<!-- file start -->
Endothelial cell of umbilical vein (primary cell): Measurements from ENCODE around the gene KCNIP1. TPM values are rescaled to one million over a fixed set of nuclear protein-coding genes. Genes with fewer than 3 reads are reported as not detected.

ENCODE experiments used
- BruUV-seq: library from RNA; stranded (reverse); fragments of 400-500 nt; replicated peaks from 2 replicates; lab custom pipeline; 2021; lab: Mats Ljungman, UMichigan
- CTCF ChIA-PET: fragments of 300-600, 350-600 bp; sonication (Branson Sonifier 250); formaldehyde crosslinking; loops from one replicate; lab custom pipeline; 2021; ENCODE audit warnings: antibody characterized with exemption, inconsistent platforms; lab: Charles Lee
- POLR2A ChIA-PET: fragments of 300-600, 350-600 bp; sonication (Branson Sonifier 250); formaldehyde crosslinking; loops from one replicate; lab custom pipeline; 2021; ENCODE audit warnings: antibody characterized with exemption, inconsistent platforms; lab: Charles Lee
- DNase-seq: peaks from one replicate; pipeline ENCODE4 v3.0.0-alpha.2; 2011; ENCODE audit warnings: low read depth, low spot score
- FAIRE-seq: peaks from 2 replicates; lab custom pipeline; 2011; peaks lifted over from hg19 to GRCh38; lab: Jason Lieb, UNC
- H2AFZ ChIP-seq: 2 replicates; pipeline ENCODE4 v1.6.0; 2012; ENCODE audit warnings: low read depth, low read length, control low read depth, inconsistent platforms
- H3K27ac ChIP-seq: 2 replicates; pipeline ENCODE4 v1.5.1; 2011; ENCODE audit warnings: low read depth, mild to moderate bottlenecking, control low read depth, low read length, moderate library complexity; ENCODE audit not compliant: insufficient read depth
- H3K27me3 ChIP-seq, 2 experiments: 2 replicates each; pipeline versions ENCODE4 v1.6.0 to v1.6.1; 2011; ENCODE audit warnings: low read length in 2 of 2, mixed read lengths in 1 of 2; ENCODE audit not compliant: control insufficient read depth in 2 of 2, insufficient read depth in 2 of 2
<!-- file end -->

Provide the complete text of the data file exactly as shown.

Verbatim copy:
Endothelial cell of umbilical vein (primary cell): Measurements from ENCODE around the gene KCNIP1. TPM values are rescaled to one million over a fixed set of nuclear protein-coding genes. Genes with fewer than 3 reads are reported as not detected.

ENCODE experiments used
- BruUV-seq: library from RNA; stranded (reverse); fragments of 400-500 nt; replicated peaks from 2 replicates; lab custom pipeline; 2021; lab: Mats Ljungman, UMichigan
- CTCF ChIA-PET: fragments of 300-600, 350-600 bp; sonication (Branson Sonifier 250); formaldehyde crosslinking; loops from one replicate; lab custom pipeline; 2021; ENCODE audit warnings: antibody characterized with exemption, inconsistent platforms; lab: Charles Lee
- POLR2A ChIA-PET: fragments of 300-600, 350-600 bp; sonication (Branson Sonifier 250); formaldehyde crosslinking; loops from one replicate; lab custom pipeline; 2021; ENCODE audit warnings: antibody characterized with exemption, inconsistent platforms; lab: Charles Lee
- DNase-seq: peaks from one replicate; pipeline ENCODE4 v3.0.0-alpha.2; 2011; ENCODE audit warnings: low read depth, low spot score
- FAIRE-seq: peaks from 2 replicates; lab custom pipeline; 2011; peaks lifted over from hg19 to GRCh38; lab: Jason Lieb, UNC
- H2AFZ ChIP-seq: 2 replicates; pipeline ENCODE4 v1.6.0; 2012; ENCODE audit warnings: low read depth, low read length, control low read depth, inconsistent platforms
- H3K27ac ChIP-seq: 2 replicates; pipeline ENCODE4 v1.5.1; 2011; ENCODE audit warnings: low read depth, mild to moderate bottlenecking, control low read depth, low read length, moderate library complexity; ENCODE audit not compliant: insufficient read depth
- H3K27me3 ChIP-seq, 2 experiments: 2 replicates each; pipeline versions ENCODE4 v1.6.0 to v1.6.1; 2011; ENCODE audit warnings: low read length in 2 of 2, mixed read lengths in 1 of 2; ENCODE audit not compliant: control insufficient read depth in 2 of 2, insufficient read depth in 2 of 2